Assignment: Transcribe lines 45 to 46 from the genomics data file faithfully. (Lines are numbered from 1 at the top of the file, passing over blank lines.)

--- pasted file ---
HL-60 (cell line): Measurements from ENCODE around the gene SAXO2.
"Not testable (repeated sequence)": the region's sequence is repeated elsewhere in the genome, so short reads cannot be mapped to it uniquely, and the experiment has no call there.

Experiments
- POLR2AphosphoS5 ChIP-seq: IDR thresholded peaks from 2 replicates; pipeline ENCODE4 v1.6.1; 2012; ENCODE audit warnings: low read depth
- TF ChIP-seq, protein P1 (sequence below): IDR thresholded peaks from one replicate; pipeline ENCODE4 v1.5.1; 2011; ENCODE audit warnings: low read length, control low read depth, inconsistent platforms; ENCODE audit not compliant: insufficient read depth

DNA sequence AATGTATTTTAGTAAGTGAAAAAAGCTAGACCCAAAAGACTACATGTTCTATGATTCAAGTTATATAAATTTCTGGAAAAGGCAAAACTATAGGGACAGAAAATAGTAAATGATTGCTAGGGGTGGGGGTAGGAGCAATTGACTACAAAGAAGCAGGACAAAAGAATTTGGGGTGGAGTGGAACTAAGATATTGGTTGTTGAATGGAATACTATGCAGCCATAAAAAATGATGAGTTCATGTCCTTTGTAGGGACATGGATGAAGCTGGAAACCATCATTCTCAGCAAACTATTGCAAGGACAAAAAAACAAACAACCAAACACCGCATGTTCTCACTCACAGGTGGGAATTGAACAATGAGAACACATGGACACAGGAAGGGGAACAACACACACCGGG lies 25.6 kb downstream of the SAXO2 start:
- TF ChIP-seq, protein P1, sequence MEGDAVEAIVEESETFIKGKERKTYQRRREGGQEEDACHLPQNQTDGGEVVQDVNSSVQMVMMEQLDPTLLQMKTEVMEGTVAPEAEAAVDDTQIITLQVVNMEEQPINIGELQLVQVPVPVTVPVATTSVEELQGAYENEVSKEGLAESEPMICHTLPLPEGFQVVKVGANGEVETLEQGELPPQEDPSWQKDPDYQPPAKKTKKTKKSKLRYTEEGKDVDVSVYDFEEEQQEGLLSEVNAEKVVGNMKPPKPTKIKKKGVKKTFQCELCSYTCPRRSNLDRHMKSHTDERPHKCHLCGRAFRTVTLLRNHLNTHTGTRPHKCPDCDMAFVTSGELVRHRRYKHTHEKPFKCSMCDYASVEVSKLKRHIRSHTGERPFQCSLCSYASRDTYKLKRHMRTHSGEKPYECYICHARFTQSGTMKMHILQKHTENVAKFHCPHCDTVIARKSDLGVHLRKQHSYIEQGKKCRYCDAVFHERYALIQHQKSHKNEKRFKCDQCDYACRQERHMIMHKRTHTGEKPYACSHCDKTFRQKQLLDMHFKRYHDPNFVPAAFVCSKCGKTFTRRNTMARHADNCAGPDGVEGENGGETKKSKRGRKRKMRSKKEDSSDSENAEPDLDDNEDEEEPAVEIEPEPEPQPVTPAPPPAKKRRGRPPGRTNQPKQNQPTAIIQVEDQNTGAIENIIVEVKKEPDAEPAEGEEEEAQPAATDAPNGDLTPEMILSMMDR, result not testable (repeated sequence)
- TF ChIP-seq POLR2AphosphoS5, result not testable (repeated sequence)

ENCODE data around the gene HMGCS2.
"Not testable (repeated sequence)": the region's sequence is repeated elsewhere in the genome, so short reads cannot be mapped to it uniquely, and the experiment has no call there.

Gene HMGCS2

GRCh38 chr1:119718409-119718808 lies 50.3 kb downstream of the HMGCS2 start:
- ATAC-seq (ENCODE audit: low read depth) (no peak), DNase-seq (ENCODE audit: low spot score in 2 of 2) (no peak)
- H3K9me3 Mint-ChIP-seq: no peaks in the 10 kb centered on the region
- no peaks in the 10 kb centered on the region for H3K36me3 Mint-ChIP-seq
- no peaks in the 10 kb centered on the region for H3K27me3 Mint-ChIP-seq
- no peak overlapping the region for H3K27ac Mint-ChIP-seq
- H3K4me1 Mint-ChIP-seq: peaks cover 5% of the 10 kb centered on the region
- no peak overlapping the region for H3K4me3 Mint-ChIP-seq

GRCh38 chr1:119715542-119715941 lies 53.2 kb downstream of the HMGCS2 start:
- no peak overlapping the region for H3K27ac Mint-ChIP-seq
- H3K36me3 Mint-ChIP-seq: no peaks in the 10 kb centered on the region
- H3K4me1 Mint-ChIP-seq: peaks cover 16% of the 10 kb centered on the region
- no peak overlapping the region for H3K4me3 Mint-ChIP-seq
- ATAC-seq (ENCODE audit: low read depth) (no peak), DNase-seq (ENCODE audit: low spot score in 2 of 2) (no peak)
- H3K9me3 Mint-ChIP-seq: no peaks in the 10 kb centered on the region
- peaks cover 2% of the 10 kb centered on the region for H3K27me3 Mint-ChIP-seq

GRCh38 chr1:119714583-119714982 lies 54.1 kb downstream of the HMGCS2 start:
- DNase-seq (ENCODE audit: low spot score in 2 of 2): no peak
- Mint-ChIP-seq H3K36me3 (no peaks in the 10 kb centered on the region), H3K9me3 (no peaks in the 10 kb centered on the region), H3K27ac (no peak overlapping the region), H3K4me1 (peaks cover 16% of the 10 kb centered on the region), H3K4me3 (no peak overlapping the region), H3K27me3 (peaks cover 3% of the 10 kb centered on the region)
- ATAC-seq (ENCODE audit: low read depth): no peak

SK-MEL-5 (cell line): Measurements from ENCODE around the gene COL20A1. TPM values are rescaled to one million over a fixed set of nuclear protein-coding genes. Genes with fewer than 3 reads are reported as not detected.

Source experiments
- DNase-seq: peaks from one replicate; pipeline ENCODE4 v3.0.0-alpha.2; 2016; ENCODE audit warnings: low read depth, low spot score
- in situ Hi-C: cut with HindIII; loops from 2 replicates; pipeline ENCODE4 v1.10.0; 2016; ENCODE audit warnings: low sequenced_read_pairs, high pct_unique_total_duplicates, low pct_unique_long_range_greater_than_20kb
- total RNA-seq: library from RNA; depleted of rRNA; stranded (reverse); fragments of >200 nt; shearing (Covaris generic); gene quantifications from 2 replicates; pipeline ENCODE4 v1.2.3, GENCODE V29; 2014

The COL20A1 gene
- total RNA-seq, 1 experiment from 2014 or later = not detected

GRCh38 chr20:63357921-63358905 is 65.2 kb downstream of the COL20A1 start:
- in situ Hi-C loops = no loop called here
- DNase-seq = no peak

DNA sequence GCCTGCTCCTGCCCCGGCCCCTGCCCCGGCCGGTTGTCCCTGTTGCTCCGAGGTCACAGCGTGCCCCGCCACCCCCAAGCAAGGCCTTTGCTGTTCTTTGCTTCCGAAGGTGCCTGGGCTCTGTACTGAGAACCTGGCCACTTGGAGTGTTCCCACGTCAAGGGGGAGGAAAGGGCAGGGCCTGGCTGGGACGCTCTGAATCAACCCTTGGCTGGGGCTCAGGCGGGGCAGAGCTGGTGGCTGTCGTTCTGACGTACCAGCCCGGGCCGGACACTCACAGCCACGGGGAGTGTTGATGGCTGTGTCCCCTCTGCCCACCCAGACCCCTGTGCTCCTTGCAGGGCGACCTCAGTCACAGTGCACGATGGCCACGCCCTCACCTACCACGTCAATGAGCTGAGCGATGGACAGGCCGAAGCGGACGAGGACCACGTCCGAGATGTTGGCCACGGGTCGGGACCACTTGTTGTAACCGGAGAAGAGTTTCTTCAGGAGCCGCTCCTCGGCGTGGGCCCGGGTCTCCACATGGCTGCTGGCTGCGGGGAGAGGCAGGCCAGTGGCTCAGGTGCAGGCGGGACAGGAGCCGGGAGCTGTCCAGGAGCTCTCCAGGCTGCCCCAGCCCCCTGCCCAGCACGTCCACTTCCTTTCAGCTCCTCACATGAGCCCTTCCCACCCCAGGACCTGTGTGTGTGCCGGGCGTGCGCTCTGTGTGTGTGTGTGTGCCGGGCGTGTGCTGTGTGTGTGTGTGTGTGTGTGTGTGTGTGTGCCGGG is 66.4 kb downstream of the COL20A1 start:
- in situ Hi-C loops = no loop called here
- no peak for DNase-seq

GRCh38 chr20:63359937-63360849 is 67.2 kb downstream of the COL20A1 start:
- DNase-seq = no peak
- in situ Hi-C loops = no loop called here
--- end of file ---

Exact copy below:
GRCh38 chr20:63359937-63360849 is 67.2 kb downstream of the COL20A1 start:
- DNase-seq = no peak